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Lizards, Snakes, Tuataras

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(3 total)

Agkistrodon piscivorus
Agkistrodon piscivorus
© 2005 George E. Phillips, Mississippi Museum of Natural Science


Peltosaurus granulosus
© 2008 Raymond M. Alf Museum of Paleontology


Teidae
© 2008 Royal Tyrrell Museum

What are Lizards, Snakes, Tuataras? Snakes are limbless reptiles with a large number of extremely flexible vertebrae. Most lizards have four legs and a tail; they also have external ear openings and moveable eyelids, which snakes lack. Both snakes and lizards have a jaw with three movable joints, allowing them to eat prey that may be larger than they are. Modern lizards include such diverse forms as geckos, iguanas, chameleons, skinks, and even the limbless amphisbaenians, which are highly modified for their burrowing mode of life. The tuataras are lizard-like animals found today only on islands near New Zealand. This group also includes some of the extinct relatives of these living members.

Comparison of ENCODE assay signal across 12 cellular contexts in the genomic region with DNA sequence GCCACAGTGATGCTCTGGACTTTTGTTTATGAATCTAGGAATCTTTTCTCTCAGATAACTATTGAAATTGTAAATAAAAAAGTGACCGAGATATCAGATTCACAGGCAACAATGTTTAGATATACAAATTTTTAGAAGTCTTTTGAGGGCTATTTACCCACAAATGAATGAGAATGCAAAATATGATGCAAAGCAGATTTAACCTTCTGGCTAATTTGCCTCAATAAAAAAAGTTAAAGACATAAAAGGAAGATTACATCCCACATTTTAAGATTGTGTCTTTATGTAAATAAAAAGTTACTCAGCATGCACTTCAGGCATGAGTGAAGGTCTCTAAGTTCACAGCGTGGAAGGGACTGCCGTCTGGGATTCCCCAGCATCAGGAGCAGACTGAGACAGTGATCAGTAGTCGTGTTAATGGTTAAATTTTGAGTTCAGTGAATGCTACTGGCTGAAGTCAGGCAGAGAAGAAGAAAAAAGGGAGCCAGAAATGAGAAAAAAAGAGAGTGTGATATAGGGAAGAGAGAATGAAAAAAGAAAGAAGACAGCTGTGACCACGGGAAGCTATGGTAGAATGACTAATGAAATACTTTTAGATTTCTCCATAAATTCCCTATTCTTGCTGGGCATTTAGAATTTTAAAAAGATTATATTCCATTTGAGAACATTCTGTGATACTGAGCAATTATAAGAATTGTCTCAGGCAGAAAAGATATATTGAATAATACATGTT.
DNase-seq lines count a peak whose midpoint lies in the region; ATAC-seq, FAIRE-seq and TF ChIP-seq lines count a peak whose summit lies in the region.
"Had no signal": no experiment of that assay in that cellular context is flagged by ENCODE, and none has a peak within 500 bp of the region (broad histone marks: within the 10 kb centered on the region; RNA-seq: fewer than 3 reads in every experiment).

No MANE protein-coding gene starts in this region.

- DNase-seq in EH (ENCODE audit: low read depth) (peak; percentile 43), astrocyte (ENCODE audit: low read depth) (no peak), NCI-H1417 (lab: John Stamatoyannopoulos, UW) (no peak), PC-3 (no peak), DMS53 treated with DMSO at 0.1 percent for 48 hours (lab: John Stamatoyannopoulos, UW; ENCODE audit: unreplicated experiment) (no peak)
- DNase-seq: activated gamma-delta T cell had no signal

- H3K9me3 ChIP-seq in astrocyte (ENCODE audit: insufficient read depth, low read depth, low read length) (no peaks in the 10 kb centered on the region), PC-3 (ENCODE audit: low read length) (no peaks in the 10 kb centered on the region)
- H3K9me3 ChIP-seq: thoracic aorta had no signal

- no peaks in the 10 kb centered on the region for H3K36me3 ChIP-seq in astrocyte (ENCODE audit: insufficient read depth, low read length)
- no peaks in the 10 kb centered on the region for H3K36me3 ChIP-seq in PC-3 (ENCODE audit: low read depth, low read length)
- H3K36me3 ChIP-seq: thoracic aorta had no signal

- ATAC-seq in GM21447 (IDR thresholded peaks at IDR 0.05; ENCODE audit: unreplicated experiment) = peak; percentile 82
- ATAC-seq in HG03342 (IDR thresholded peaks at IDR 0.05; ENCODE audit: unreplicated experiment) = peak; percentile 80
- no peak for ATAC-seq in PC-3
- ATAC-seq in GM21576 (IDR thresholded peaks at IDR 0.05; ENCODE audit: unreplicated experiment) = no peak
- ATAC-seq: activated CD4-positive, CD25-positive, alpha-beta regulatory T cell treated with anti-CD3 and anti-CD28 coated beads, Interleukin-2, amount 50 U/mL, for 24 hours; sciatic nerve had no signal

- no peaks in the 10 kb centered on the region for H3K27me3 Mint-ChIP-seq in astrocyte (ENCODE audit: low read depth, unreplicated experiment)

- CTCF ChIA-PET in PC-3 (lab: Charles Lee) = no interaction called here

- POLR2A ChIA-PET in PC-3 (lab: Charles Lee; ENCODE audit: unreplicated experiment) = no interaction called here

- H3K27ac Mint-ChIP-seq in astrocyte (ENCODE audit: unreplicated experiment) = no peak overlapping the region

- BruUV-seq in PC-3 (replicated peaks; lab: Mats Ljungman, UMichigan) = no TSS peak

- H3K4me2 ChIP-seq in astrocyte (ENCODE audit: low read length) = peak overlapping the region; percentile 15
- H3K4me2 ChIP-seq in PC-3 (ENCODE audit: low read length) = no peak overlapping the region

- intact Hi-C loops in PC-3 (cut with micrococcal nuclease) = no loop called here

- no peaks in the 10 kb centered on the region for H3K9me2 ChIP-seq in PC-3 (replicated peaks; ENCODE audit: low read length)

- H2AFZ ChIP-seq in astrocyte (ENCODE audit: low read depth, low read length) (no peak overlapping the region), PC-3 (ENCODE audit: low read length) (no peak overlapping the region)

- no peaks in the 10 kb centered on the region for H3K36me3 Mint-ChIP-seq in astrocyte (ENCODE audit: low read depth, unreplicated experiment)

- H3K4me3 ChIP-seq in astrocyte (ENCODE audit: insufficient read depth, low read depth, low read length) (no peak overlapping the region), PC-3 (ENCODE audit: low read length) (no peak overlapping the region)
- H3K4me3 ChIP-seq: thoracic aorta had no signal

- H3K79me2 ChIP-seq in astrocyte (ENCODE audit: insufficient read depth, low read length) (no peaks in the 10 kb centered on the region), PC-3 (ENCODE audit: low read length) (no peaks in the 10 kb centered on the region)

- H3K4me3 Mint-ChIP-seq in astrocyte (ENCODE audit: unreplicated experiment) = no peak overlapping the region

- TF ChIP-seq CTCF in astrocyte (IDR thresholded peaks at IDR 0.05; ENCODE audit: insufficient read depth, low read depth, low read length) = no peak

First known fossil occurrence: Triassic.

Last known fossil occurrence: Quaternary. This group has living relatives.

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See Lizards, Snakes, Tuataras from the:

Quaternary
Tertiary
Cretaceous
Jurassic
Triassic
Permian
Carboniferous
Devonian
Silurian
Ordovician
Cambrian
Precambrian
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